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Globalisation, automation and an ageing workforce are rapidly shaping the local labour markets of developed economies, including the UK. Although there has been a lot of academic research on the potential impact of these changes, there has been little response from UK policymakers and practitioners on how to address these issues.
With this in mind, Centre for Cities recently partnered with the OECD and other organisations to hold a conference based on the theme “Engaging employers in building better local jobs and creating a responsive skills system.” This brought together representatives from national and local government, cities, businesses and NGOs to discuss how UK cities can respond to the big challenges they face, by creating more and better quality jobs.
Here are my thoughts on the big issues highlighted by the conference:
Of all the major forces shaping the UK labour markets, automation dominated conversations. Surprisingly, the tone was a positive one. In the opening remarks, it was emphasized that, “Automation should be seen as an opportunity to be embraced instead of a change to be opposed.” Two key policy priorities that emerged for cities were the need to upskill the current workforce and upgrade the education system, to match the needs of the knowledge economy and to create more high paying jobs in knowledge-based sectors. Local authority leaders acknowledged that the present system of responding to challenges is fraught with inertia and not enough is being done to cope with the above three forces of change.
While the need to address skills gaps in cities and firms across the UK was a central theme at the event, another issue that came up was the importance of tackling skills mismatches, with OECD research suggesting that many people in northern cities in particular are caught in a low-skills trap. Bumping down of skills is also evident: according to the OECD, 30 per cent of the UK workforce feels they are over-qualified for the job they are doing, the second highest rate of OECD countries (Japan topping the list). On the other hand, 48 per cent of businesses in the UK reported that they are facing a skills shortage which is hindering their business performance. These statistics should be eye-opening for the Government and businesses, especially since the UK ranks badly compared to other OECD countries in terms of the productivity of its workforce.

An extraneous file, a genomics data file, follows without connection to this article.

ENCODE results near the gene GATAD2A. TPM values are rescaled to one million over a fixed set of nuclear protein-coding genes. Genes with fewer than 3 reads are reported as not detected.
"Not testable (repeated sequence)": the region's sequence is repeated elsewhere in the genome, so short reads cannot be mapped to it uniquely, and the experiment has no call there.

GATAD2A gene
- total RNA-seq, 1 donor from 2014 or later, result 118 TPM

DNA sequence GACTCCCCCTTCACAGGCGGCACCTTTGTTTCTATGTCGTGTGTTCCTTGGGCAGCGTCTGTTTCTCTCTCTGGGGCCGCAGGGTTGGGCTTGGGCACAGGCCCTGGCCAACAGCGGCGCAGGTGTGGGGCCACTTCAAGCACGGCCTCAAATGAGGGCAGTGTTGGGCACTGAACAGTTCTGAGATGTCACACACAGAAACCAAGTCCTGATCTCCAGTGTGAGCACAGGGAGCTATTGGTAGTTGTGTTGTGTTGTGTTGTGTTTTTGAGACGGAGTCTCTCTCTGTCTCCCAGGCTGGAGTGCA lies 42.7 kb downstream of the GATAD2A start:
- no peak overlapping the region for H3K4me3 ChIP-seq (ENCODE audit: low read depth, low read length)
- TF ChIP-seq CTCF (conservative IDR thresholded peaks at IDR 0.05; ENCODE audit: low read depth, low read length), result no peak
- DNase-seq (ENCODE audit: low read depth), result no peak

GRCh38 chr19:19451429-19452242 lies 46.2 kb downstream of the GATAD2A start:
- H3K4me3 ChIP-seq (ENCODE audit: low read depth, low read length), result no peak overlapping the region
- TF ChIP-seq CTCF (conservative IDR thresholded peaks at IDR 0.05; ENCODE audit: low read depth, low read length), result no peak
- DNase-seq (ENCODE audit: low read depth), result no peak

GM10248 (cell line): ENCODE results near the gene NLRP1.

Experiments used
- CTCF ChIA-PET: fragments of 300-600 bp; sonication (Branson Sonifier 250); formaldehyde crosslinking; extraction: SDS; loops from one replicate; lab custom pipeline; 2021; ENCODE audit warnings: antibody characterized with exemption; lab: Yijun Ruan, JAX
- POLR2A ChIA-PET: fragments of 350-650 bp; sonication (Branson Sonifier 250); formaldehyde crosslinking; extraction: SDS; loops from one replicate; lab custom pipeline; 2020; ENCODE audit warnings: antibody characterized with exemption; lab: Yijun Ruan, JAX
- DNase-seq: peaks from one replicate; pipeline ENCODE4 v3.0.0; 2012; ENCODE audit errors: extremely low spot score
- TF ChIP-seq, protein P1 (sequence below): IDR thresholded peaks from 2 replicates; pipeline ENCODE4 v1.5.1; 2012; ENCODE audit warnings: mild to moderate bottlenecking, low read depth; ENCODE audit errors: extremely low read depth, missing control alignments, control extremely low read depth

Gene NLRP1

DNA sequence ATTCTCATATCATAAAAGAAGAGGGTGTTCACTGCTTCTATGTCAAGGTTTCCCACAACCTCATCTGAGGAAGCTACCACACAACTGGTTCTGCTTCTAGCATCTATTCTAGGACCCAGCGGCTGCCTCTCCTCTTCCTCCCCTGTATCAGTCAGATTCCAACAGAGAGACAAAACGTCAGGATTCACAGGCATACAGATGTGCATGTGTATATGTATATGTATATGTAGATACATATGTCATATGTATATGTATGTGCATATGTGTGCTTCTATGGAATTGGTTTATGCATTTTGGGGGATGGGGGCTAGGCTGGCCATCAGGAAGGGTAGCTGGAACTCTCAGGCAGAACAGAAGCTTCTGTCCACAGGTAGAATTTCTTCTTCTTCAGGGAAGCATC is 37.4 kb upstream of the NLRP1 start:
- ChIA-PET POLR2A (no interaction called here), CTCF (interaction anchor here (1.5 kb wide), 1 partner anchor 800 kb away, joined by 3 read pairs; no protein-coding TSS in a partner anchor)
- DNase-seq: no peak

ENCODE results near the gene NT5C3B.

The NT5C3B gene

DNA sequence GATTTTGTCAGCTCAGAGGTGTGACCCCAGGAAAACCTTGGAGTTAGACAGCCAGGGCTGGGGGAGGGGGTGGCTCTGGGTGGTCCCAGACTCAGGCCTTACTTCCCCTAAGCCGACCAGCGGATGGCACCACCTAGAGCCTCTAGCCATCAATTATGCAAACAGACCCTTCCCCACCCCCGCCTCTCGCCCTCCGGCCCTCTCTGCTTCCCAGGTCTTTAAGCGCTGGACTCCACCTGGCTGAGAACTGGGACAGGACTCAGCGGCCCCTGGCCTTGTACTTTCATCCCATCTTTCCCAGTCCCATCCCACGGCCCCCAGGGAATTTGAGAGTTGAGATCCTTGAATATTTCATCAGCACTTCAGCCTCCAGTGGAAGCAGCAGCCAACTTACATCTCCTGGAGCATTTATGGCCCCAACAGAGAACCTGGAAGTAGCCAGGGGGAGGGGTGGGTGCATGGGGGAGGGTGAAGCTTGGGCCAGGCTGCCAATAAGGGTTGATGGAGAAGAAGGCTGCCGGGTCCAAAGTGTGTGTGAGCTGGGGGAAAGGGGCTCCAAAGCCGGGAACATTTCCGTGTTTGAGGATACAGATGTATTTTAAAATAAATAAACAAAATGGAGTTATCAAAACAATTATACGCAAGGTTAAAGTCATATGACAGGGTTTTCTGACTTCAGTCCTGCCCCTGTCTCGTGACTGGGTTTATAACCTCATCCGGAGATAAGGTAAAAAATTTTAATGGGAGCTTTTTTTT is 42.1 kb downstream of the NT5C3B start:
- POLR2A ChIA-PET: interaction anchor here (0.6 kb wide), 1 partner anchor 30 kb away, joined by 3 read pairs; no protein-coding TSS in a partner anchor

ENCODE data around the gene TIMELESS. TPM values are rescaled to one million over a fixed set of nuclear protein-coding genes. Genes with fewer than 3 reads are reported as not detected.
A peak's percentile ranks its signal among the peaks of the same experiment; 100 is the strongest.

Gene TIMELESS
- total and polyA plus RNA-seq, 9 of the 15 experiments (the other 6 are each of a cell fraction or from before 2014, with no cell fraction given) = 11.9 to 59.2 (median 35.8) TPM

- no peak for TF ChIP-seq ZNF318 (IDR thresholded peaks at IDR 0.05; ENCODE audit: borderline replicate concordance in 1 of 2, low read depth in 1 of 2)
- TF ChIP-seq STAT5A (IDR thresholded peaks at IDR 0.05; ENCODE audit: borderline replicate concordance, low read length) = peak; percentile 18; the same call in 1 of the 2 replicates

Throughout the day, the apprenticeship levy was a topic of hot debate, and the target of considerable criticism. According to a recent survey quoted by a British Chamber of Commerce representative, the levy represents an added cost for over half of the businesses paying it (56 per cent), who expect to recover either only a portion of their payment, or none at all. However, a representative of the Department for Education argued that it is too early to decide the impact of the Apprenticeship Levy, especially based on a single data point. Furthermore, the CEO of the British Retail Consortium, Helen Dickinson, proposed that more flexibility should be granted to businesses in using the levy. She suggested that the levy can be used as a means to escape low-wage work by using it to impart workers with digital skills.
There was a general agreement at the conference that SMEs will be the hardest hit by changes to the workforce and require support from big businesses and central government. In particular, concerns were raised about the capacity of SMEs to make the most of digitisation, with one delegate suggesting that they “do not know how to digitise, are scared of it (cyber security concerns) and lack the skills to do it.” In this regard, Jenny Cridland, Head of HR Transformation for BAE systems, raised a pertinent question: who owns the problem? And the answer she proposed was, “British businesses have to own the problem.” She also suggested that firms should join the “productivity movement” launched by Be the business, a collaboration between UK business leaders that aims to help firms come together to undertake a concerted effort to address the UK’s sluggish productivity.
Overall, the conference did a good job of sparking a debate around local strategies to create better jobs and responsive skills systems, and giving everyone a reality check as to where UK stands as compared to other developed countries. The notion that a one-size fits all approach as inadequate in dealing with these challenges cropped up throughout the day. The focus should instead be on strategies designed and owned by localities. Central and local governments, along with the private sector, can no longer delay their response to the forces of change that are impacting on our cities more rapidly than ever.
In the next year, Centre for Cities will publish further research looking at the challenges posed to UK cities by automation, globalisation and changing labour markets, and how places can address these issues. Watch this space for more details in the next few months.
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